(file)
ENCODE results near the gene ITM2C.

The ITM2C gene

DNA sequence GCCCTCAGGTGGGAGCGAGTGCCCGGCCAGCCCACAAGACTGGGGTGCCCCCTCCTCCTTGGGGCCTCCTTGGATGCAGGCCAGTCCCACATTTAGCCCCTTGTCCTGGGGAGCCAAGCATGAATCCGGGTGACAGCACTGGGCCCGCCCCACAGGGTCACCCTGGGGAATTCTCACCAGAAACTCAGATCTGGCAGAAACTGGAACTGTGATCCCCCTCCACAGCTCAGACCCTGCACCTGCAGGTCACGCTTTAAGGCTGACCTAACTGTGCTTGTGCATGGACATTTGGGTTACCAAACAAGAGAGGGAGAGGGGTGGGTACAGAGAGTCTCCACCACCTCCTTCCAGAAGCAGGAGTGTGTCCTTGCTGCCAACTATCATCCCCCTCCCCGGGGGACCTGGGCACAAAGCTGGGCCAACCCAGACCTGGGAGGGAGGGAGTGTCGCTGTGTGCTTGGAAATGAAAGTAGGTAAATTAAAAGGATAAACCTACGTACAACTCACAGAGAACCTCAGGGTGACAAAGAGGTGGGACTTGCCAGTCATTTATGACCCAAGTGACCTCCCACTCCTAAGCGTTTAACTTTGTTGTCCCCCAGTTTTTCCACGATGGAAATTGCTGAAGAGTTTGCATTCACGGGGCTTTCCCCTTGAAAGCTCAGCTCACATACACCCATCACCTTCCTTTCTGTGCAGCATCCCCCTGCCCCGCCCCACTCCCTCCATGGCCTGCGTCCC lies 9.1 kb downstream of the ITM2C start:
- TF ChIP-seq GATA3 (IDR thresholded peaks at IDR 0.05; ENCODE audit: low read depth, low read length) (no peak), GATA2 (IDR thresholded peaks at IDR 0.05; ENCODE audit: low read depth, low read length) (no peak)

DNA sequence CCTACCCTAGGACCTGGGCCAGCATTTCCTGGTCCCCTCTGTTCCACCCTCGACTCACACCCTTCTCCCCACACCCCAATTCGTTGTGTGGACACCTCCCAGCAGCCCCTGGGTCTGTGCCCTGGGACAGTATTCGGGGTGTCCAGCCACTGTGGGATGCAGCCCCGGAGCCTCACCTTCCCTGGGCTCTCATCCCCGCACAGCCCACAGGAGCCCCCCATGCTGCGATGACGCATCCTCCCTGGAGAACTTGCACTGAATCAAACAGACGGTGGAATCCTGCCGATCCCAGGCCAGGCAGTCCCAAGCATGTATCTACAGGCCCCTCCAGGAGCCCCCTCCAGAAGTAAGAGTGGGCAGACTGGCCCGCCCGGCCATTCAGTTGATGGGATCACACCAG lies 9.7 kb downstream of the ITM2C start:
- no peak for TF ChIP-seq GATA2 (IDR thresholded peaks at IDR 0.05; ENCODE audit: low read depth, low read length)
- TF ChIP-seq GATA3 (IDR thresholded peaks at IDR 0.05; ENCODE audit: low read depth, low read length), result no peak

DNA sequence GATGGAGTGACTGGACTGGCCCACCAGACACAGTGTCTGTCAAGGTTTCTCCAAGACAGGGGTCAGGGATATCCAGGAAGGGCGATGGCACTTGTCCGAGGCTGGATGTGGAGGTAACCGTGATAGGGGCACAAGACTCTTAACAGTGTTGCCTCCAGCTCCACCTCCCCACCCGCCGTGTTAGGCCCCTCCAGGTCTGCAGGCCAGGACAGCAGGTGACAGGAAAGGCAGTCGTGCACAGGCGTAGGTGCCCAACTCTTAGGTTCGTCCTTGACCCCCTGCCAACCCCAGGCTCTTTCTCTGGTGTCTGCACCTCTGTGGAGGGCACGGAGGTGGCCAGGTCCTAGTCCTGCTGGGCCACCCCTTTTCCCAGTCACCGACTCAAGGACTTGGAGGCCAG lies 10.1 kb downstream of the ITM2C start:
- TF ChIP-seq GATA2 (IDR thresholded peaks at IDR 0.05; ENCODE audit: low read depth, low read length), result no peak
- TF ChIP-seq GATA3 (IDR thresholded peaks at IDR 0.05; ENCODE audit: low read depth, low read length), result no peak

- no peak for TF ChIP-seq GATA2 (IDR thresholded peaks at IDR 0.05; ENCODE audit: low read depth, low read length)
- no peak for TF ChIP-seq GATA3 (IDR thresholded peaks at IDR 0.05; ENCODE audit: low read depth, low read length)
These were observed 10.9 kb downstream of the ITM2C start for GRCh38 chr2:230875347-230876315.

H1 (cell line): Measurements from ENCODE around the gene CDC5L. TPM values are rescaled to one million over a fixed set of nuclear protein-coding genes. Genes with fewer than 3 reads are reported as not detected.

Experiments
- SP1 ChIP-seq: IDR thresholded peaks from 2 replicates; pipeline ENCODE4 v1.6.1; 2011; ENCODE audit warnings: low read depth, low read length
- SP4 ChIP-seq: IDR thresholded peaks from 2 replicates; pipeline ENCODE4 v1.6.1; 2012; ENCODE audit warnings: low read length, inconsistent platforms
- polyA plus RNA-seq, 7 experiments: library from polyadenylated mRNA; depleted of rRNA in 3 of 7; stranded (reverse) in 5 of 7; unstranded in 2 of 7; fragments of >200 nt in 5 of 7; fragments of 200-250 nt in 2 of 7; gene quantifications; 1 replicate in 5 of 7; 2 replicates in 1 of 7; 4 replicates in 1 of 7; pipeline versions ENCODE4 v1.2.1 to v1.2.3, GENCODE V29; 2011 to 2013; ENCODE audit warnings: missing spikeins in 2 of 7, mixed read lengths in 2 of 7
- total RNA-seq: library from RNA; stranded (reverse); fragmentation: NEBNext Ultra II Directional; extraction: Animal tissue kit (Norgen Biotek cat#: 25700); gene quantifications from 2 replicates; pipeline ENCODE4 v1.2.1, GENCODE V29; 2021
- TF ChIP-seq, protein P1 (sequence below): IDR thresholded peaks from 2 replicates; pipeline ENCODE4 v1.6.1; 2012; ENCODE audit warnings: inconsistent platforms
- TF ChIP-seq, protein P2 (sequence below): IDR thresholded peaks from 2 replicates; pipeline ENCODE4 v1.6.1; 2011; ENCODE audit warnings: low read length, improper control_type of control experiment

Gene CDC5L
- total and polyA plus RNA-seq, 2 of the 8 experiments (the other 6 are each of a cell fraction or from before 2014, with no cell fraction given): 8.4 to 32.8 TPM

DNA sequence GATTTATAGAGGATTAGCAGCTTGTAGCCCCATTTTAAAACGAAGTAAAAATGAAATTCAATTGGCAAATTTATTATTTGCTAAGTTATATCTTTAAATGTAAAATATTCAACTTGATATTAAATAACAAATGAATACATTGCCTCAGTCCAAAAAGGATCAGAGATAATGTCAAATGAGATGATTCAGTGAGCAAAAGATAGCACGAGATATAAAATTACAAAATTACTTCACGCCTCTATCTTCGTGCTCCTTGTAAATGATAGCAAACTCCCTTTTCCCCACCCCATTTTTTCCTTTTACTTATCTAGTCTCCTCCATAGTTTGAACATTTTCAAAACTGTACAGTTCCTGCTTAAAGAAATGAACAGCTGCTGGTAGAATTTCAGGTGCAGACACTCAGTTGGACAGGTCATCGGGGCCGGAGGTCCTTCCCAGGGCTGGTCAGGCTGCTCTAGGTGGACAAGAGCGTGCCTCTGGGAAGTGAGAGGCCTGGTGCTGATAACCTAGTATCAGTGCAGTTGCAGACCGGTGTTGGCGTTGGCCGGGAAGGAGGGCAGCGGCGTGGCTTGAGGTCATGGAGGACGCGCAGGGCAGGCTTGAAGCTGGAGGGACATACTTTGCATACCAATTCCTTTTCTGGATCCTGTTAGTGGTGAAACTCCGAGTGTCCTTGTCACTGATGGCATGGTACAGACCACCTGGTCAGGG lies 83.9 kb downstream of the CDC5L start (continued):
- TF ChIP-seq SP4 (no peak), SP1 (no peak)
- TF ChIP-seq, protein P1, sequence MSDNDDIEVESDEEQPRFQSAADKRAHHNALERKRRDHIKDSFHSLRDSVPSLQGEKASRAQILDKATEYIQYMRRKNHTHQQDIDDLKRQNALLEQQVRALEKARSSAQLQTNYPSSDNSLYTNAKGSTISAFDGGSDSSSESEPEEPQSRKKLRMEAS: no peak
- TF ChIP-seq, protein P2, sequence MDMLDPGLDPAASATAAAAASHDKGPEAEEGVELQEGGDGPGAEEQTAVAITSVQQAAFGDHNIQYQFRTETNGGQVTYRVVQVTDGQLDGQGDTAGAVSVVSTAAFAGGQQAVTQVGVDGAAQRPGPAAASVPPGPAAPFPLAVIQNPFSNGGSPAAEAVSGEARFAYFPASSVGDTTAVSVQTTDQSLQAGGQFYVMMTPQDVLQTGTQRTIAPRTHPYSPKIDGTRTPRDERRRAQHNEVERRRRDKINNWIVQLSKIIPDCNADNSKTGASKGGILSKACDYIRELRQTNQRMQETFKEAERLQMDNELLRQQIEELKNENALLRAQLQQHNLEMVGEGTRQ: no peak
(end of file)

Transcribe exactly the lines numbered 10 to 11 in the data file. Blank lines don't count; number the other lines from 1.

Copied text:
- TF ChIP-seq GATA3 (IDR thresholded peaks at IDR 0.05; ENCODE audit: low read depth, low read length), result no peak

- no peak for TF ChIP-seq GATA2 (IDR thresholded peaks at IDR 0.05; ENCODE audit: low read depth, low read length)